Currently, the genetic population structure of only 3 green turtle, Chelonia mydas, rookeries is used to categorize the Eastern Caribbean grouping of the South Atlantic distinct population segment. Tissue samples were collected from 66 nesting green turtles on the East End beaches of St. Croix, US Virgin Islands from 2012 to 2015, and we sequenced ∼ 800 base pairs of the mitochondrial DNA (mtDNA) control region to characterize the genetic structure and test for differentiation with the adjacent Buck Island rookery. The haplotypes CmA5.1, CmA5.2, and CmA3.1 were identified on the East End beaches. Results of pairwise tests for differentiation were mixed, with frequency-based FST failing to detect differentiation at the p < 0.05 threshold (FST = 0.01148, p = 0.18503), and an exact test indicating significant differentiation (p = 0.02146). The detection of CmA3.1 and not CmA16.1 within the East End beaches adds to the haplotype diversity previously observed in the Eastern Caribbean region and suggests that genetic diversity has been underestimated in previous studies. Further investigation including mitogenomic markers and nuclear DNA analyses would provide additional clarity as to the population structure in this region.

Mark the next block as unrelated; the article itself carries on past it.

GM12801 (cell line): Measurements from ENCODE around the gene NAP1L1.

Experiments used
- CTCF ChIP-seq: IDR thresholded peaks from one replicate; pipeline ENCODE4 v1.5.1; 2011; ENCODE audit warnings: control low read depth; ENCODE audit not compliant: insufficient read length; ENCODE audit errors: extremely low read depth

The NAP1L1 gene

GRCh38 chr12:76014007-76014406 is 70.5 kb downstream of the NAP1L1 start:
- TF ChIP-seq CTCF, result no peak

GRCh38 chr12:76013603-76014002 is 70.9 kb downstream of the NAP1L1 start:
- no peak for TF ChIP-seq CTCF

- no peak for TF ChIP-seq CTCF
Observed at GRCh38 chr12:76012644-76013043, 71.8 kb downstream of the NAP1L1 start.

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Vol. 21 • No. 1